In the constant landscape of holiday pay cases, the case of Chief Constable of the Police Service of Northern Ireland v Agnew, decided in October 2023, is the latest ruling which makes a significant impact on employers.
This ruling by the Supreme Court has far-reaching implications, urging a re evaluation of how holiday pay calculations are approached.
Over the years there has been a number of employment law cases relating to holiday pay, covering key issues like how entitlement is calculated, what happens to holiday during sick leave and what holiday pay should be based on.
It was established almost 10 years ago that when calculating holiday pay, employers must base it on normal, not basic, pay. This meant including commission payments in the calculation (Lock v British Gas Trading Ltd).
Later cases determined that overtime and other allowances also have to be included in that sum.
These decisions led to a flood of claims for historical underpayment of holiday pay, as employees sought to recover extra sums. Despite the well-publicised decisions, many employers remained unaware of their obligations, or simply unwilling (or unable) to change their method of calculation due to the substantial financial impact it would have.
This has led to a steady flow of holiday pay related claims over the years, resulting in the courts examining more and more points around holiday pay and entitlement.
On the whole, the legal developments haven’t been favourable for employers.
How far liability can extend
Previously, employees bringing holiday pay claims could look back over time to recover underpaid sums over a long period, known as a “series of deductions”, however their ability to do this was limited.
If an employer had paid a correct amount of pay, or an individual just hadn’t taken any holiday, for a period exceeding three months, this would “break the chain” in the series of deductions. This meant that liability for employers for historical underpayments of holiday pay was limited.
However, the Agnew ruling has dismantled these barriers, adopting a broader perspective rooted in the ordinary English meaning of the word “series”.
The Court rules that the word “series” means ‘a number of things of a kind which follow each other in time’. Things in a series don’t necessarily need to be next to each other in sequence.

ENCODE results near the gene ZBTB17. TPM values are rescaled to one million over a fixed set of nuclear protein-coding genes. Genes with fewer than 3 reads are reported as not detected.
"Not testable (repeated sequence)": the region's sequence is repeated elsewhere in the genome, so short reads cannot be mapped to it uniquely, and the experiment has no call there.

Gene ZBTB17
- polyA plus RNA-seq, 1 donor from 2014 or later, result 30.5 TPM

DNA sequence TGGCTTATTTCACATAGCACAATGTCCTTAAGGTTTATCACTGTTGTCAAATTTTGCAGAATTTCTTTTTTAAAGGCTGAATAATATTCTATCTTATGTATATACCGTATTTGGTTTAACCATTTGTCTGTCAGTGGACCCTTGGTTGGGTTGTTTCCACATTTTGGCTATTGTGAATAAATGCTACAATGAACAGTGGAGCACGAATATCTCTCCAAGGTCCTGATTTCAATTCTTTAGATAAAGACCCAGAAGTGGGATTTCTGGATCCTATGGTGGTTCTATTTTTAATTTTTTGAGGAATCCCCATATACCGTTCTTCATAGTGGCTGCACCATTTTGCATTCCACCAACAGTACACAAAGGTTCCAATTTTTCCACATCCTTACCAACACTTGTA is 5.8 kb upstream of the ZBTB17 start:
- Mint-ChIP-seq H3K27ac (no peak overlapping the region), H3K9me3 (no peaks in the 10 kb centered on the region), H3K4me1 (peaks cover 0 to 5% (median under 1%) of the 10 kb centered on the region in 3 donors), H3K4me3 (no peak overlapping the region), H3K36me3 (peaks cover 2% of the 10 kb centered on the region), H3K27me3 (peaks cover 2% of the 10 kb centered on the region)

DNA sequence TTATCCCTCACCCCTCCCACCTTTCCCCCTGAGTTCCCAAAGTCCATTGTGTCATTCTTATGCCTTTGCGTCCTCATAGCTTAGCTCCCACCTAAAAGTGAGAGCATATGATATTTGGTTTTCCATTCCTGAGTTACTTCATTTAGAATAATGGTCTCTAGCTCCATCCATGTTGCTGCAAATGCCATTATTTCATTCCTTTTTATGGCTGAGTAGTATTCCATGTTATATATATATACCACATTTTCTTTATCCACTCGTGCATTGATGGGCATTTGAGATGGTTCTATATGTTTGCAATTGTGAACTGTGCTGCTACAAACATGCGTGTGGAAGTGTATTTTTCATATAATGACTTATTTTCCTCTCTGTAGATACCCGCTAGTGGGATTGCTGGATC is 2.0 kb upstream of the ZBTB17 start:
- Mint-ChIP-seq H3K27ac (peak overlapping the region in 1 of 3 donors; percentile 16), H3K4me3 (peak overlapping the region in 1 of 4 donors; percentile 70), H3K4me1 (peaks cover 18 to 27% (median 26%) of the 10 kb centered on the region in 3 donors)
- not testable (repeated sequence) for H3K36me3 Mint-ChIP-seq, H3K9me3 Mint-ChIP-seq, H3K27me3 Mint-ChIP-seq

Another key factor for the Supreme Court was that the same offence linked the underpayments (for example, basing holiday pay on basic pay).
This expanded view allows holiday pay claims that are interconnected to be considered part of a series, irrespective of minor gaps.
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The Principle of Equivalence: Empowering Workers
At the heart of the Agnew ruling lies the ‘principle of equivalence’, a foundational concept ensuring that national remedies concerning EU rights must be no less favourable than those governing domestic actions. In other words – the UK can’t be any less generous than the EU when it comes to rights, which include holiday pay, that have their roots in EU laws.
Employers in England and Wales have additional protection from a specific change to the law in 2014 which placed a 2 year backstop on holiday pay claims. Employees can only look back therefore a maximum of 2 years in relation to any claim that their holiday pay was calculated incorrectly.
The implications of Agnew are particularly profound in regions like Northern Ireland, where the absence of the two-year backstop opens the door to historical claims dating back several years.
Calculating Holiday Pay: A Unified Approach
Another critical aspect of the Agnew ruling is the holistic view of holiday pay.
Previously, different types of leave like statutory entitlement compare to enhanced contractual holiday, were treated as separate beasts. For example, employers may be familiar with the concept that an enhanced holiday pay calculation only needs to apply to the first four weeks of leave.
However, Agnew alters this position, stating that all forms of leave must be treated as a composite whole.
This shift could result in significant additional costs to employers, particularly if you are one who has been able to save costs up to now by calculating different types of holiday based on different amounts.
Navigating the Future of Holiday Pay
The Agnew ruling ushers in a new era in holiday pay claims. For employers, this demands a proactive, meticulous approach, grounded in accurate calculations, transparent communication, and seeking proactive legal advice.
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